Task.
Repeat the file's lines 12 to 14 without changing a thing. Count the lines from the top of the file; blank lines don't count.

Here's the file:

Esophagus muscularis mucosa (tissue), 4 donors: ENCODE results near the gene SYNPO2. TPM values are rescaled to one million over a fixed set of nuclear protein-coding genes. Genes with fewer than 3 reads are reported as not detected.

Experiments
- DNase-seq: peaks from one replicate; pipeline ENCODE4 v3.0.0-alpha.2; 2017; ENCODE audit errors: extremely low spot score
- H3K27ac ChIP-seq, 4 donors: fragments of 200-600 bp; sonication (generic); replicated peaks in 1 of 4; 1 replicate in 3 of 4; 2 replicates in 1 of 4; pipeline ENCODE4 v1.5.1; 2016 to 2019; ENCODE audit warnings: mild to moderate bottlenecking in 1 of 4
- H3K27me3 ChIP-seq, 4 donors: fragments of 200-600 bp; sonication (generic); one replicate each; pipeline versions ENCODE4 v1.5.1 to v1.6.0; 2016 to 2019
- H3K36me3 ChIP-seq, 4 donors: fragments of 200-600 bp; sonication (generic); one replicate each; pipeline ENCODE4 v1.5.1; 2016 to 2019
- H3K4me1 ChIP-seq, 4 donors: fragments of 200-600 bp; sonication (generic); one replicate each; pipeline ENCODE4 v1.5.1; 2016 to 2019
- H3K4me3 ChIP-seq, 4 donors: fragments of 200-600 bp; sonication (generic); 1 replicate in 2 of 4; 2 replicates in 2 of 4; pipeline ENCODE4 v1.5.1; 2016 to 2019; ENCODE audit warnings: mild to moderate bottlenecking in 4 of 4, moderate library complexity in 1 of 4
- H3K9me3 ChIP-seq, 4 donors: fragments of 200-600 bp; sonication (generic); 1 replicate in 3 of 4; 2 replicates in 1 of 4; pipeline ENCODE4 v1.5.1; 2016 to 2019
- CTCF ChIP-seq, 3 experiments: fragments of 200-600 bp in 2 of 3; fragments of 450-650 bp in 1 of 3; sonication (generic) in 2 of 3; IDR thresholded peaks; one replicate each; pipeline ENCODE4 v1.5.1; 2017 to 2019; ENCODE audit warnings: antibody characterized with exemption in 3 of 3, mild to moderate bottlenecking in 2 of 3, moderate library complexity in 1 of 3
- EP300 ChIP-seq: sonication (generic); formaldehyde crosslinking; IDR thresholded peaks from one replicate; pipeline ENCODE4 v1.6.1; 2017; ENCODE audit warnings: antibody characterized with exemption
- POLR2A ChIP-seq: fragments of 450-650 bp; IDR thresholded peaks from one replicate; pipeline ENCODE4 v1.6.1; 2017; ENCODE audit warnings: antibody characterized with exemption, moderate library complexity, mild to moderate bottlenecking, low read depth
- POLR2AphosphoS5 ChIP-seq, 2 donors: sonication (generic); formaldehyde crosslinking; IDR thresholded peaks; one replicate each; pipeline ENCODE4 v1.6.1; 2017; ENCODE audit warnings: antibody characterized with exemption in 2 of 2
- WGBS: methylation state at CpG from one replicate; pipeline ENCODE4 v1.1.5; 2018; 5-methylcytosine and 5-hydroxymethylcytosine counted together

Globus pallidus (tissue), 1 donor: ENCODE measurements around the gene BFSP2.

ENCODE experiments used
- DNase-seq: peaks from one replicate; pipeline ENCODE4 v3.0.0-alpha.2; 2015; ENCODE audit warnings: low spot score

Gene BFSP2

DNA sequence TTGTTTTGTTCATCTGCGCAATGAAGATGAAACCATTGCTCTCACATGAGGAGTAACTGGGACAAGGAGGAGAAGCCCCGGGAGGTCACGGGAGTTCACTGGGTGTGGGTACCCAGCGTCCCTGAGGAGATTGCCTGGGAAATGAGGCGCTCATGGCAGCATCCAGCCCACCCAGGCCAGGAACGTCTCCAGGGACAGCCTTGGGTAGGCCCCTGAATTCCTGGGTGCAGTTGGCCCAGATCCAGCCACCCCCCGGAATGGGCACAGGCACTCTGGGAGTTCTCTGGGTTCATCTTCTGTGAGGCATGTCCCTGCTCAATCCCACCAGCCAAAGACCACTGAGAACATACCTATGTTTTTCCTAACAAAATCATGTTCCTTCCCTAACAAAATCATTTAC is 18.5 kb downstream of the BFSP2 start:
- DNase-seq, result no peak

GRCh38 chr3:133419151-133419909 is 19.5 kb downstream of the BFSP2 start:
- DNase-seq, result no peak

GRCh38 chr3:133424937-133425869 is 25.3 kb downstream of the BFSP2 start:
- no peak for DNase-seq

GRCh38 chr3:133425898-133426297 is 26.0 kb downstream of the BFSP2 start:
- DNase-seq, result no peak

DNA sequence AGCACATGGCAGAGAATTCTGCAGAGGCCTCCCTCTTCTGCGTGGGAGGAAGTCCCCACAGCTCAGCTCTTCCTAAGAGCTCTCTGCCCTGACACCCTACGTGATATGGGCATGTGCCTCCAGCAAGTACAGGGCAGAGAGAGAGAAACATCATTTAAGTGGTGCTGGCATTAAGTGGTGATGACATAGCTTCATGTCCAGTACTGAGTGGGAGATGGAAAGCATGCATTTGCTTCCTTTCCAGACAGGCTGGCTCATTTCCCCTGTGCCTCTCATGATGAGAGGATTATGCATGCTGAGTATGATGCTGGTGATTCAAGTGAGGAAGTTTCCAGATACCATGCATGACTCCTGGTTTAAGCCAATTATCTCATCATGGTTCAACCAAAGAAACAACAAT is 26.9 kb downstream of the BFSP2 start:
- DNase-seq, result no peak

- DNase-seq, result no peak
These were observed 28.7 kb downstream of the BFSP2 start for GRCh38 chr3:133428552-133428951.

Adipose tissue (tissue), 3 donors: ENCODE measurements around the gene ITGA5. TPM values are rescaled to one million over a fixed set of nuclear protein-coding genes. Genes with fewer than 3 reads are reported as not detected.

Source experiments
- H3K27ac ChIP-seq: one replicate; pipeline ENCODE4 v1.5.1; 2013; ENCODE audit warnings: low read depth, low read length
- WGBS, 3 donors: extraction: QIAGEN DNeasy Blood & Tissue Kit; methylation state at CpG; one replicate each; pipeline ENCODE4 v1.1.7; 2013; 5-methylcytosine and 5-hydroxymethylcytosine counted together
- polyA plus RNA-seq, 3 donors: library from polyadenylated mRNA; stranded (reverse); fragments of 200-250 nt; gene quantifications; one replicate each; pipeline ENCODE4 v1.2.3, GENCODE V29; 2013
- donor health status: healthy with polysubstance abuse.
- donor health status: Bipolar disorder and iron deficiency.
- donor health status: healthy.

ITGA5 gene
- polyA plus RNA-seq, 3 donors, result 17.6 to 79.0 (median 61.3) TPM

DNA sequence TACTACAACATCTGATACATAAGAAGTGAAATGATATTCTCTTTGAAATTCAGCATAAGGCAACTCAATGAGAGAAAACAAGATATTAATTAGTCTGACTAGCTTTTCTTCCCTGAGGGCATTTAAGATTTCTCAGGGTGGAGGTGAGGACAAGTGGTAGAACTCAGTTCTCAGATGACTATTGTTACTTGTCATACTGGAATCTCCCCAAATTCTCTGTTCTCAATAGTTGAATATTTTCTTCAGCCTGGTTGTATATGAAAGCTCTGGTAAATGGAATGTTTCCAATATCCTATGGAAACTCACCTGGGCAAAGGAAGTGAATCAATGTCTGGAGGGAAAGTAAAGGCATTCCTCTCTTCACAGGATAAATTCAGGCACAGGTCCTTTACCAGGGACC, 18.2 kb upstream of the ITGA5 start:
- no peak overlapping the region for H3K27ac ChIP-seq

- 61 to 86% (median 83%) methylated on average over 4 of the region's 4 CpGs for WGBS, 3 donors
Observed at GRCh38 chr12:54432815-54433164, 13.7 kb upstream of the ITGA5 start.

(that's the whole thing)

- POLR2A ChIP-seq: fragments of 450-650 bp; IDR thresholded peaks from one replicate; pipeline ENCODE4 v1.6.1; 2017; ENCODE audit warnings: antibody characterized with exemption, moderate library complexity, mild to moderate bottlenecking, low read depth
- POLR2AphosphoS5 ChIP-seq, 2 donors: sonication (generic); formaldehyde crosslinking; IDR thresholded peaks; one replicate each; pipeline ENCODE4 v1.6.1; 2017; ENCODE audit warnings: antibody characterized with exemption in 2 of 2
- WGBS: methylation state at CpG from one replicate; pipeline ENCODE4 v1.1.5; 2018; 5-methylcytosine and 5-hydroxymethylcytosine counted together